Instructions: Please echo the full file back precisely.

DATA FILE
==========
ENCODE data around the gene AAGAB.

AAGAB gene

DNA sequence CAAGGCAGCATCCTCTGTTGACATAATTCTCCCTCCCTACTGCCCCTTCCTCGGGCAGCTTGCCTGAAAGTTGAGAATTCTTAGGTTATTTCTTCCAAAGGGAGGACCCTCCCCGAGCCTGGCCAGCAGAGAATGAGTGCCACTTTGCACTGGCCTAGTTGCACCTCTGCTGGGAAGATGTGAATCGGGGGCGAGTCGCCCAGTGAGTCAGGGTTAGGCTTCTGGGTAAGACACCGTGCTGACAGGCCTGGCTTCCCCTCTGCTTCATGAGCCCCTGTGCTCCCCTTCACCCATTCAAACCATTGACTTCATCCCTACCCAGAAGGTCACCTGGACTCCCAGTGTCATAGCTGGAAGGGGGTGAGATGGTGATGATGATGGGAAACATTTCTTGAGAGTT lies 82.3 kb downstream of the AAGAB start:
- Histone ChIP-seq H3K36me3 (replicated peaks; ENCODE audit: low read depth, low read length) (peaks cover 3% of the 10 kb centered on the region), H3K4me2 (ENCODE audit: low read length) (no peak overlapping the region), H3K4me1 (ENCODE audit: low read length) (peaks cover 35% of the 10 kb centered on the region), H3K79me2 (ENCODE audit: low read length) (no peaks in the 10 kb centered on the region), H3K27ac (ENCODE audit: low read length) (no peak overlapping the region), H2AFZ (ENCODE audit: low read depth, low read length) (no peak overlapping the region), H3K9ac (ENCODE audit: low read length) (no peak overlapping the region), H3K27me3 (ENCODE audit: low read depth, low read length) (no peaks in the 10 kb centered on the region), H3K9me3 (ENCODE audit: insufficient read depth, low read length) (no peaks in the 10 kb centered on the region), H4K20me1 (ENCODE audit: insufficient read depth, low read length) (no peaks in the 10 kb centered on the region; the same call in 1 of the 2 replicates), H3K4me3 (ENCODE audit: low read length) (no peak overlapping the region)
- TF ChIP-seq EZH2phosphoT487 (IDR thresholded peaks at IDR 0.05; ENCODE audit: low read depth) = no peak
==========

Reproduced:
ENCODE data around the gene AAGAB.

AAGAB gene

DNA sequence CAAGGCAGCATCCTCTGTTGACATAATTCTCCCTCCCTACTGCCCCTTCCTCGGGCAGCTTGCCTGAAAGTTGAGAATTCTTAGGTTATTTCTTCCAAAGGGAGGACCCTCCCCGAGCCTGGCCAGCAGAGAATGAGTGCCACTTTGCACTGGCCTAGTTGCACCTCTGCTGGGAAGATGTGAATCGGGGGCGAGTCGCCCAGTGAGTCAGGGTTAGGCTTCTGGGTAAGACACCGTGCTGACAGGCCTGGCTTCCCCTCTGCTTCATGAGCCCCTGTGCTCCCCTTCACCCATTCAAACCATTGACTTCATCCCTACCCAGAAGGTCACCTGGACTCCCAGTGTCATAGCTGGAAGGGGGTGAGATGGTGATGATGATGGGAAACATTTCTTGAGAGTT lies 82.3 kb downstream of the AAGAB start:
- Histone ChIP-seq H3K36me3 (replicated peaks; ENCODE audit: low read depth, low read length) (peaks cover 3% of the 10 kb centered on the region), H3K4me2 (ENCODE audit: low read length) (no peak overlapping the region), H3K4me1 (ENCODE audit: low read length) (peaks cover 35% of the 10 kb centered on the region), H3K79me2 (ENCODE audit: low read length) (no peaks in the 10 kb centered on the region), H3K27ac (ENCODE audit: low read length) (no peak overlapping the region), H2AFZ (ENCODE audit: low read depth, low read length) (no peak overlapping the region), H3K9ac (ENCODE audit: low read length) (no peak overlapping the region), H3K27me3 (ENCODE audit: low read depth, low read length) (no peaks in the 10 kb centered on the region), H3K9me3 (ENCODE audit: insufficient read depth, low read length) (no peaks in the 10 kb centered on the region), H4K20me1 (ENCODE audit: insufficient read depth, low read length) (no peaks in the 10 kb centered on the region; the same call in 1 of the 2 replicates), H3K4me3 (ENCODE audit: low read length) (no peak overlapping the region)
- TF ChIP-seq EZH2phosphoT487 (IDR thresholded peaks at IDR 0.05; ENCODE audit: low read depth) = no peak